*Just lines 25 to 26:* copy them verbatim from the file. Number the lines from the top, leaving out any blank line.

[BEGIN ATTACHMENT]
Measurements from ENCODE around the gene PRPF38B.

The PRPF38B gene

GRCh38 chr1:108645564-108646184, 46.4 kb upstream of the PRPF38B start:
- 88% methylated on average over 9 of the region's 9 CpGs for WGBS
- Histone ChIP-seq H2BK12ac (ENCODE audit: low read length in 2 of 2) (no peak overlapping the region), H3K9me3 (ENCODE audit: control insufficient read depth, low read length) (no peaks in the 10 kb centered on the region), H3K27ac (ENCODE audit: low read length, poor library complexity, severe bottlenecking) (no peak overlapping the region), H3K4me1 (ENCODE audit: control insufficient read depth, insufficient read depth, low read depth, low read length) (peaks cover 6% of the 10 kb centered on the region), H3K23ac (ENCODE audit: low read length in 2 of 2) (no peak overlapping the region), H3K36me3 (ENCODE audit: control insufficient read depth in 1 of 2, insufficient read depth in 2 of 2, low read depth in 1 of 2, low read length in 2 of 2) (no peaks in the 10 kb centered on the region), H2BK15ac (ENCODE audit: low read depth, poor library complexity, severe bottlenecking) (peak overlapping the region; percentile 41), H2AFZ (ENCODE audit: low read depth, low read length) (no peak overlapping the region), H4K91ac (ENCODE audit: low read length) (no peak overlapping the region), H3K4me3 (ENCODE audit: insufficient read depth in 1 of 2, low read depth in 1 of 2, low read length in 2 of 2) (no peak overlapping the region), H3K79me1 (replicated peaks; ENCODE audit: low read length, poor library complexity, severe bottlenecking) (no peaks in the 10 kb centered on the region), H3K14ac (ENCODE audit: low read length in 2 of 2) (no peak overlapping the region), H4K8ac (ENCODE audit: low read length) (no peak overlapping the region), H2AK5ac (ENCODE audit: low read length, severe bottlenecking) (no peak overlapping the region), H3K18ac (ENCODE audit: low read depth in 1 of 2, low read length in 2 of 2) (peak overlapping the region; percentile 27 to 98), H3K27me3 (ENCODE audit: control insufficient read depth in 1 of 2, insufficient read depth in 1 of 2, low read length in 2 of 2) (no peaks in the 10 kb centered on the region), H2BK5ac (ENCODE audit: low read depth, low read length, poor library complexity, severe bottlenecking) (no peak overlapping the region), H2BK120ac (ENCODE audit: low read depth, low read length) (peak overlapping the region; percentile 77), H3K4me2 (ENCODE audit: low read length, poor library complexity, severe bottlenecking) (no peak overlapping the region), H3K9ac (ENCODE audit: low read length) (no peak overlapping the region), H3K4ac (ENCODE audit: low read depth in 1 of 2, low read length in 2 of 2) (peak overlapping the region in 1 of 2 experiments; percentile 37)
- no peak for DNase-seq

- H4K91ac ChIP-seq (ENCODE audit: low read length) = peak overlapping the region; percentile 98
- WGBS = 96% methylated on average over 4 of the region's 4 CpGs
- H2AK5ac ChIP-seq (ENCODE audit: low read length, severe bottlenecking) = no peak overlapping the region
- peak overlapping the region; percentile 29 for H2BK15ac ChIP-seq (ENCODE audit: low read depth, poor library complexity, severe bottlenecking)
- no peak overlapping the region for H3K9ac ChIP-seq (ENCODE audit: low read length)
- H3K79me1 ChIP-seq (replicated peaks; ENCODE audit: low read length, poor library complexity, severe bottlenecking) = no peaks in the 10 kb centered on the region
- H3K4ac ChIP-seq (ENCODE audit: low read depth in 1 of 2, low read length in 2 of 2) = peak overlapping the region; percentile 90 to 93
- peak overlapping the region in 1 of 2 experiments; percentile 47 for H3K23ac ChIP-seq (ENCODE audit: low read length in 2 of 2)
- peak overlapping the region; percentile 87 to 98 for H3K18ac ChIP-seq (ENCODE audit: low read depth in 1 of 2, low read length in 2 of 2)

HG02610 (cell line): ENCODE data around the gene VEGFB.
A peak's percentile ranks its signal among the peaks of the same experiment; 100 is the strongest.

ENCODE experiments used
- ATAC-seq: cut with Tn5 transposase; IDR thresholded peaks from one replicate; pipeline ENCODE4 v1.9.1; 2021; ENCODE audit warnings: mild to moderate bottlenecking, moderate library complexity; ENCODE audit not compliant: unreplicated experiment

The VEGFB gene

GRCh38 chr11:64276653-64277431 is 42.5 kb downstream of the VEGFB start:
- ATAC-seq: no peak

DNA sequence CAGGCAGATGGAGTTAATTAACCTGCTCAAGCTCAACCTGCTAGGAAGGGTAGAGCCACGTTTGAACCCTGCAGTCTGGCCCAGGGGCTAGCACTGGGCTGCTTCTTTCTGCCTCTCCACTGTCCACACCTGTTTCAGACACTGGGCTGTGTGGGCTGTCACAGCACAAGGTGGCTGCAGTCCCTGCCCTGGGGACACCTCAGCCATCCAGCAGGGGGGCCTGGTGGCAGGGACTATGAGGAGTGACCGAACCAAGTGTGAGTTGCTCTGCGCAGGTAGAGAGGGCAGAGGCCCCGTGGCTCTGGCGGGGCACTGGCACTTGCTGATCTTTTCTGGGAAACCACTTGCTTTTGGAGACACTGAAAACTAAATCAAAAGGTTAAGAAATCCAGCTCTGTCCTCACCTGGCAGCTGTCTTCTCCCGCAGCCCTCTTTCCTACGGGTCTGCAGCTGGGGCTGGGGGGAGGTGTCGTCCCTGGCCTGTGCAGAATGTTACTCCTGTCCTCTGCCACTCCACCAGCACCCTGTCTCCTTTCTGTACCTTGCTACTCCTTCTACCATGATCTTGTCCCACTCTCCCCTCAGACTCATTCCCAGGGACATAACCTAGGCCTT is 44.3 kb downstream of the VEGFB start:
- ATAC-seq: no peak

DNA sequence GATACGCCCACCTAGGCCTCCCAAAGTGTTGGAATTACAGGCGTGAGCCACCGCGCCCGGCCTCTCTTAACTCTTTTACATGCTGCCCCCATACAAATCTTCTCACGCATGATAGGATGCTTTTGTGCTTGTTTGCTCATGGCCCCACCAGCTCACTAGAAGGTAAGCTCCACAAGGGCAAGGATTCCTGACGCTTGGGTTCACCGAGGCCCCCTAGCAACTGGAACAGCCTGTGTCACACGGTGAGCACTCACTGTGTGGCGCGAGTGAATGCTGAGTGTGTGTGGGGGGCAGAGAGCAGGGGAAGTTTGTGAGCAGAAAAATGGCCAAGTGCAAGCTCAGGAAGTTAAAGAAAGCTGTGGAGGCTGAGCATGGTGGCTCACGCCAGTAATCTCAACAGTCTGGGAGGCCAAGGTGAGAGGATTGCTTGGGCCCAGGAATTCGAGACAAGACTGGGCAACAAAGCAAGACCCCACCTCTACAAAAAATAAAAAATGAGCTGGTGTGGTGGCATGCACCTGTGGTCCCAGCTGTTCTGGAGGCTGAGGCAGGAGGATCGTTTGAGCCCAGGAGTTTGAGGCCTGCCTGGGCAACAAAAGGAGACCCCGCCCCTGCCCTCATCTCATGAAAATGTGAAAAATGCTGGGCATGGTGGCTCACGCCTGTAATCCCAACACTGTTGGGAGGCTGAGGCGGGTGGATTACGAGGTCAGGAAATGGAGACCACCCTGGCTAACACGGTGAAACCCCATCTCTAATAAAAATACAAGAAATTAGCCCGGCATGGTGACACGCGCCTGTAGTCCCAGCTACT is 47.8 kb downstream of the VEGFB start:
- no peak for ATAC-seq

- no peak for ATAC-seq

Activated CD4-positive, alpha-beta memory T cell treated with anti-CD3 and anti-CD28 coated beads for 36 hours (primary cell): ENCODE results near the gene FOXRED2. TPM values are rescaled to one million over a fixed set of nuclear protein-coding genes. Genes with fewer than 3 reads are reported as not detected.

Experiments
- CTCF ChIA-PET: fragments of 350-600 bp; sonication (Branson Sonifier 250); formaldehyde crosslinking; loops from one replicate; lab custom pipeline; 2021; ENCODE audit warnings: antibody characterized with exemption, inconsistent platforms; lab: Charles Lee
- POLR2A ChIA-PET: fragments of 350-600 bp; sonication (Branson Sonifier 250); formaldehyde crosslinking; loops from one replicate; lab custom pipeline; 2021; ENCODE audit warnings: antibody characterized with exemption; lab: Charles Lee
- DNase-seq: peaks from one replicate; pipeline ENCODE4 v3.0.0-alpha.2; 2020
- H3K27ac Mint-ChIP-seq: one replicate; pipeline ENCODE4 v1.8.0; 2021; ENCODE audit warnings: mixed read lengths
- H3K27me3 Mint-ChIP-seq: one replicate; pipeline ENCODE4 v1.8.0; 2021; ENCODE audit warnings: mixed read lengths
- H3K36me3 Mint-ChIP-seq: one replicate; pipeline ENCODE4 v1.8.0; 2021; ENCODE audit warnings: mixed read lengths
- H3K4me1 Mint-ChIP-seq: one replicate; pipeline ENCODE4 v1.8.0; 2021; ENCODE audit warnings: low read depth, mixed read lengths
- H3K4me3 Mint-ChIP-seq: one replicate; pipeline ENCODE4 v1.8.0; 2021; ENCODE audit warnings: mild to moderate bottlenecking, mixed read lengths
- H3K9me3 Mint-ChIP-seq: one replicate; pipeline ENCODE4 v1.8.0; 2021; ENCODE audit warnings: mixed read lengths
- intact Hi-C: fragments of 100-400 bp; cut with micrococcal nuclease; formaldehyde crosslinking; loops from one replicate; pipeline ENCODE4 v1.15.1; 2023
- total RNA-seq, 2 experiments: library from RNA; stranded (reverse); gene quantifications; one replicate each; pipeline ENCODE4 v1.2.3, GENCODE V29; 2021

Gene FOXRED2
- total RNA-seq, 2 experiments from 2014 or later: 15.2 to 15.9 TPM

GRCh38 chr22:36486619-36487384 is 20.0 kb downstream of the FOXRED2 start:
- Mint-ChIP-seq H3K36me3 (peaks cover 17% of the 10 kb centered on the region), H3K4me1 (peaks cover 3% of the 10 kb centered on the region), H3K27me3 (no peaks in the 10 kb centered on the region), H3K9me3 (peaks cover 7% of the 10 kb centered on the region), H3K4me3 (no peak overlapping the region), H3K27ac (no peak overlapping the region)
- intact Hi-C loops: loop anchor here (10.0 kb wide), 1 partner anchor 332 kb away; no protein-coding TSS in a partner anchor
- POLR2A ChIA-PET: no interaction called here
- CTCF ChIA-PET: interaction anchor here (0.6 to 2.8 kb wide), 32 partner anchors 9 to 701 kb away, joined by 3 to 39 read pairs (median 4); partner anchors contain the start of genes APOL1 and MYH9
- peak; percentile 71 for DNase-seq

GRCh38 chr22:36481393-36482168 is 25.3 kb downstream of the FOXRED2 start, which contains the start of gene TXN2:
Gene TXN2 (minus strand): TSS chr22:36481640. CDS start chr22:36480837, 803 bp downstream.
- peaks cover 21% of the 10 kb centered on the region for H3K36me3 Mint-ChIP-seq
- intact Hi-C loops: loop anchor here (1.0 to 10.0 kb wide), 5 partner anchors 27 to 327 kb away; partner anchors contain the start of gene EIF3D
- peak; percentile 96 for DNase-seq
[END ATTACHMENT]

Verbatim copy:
DNA sequence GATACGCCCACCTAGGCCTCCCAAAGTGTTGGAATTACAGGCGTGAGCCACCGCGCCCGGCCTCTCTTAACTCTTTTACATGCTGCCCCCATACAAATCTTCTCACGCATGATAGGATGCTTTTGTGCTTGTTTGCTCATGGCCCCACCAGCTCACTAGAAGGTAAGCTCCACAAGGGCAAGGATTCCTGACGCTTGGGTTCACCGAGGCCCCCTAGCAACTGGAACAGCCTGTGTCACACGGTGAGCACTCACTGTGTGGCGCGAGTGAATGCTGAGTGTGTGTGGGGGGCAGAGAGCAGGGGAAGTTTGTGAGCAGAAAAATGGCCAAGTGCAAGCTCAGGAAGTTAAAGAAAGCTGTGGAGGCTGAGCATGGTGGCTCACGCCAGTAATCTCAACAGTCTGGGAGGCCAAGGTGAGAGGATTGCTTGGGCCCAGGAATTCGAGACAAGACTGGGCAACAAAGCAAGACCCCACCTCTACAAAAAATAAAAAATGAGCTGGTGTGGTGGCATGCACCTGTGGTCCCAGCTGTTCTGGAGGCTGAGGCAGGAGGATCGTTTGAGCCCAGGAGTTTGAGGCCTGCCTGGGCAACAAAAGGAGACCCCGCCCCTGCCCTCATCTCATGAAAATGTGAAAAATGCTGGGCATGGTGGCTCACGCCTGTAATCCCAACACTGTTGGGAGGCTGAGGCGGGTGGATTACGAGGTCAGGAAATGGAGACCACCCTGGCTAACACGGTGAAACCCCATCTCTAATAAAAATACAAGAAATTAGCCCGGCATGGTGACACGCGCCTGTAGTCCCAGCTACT is 47.8 kb downstream of the VEGFB start:
- no peak for ATAC-seq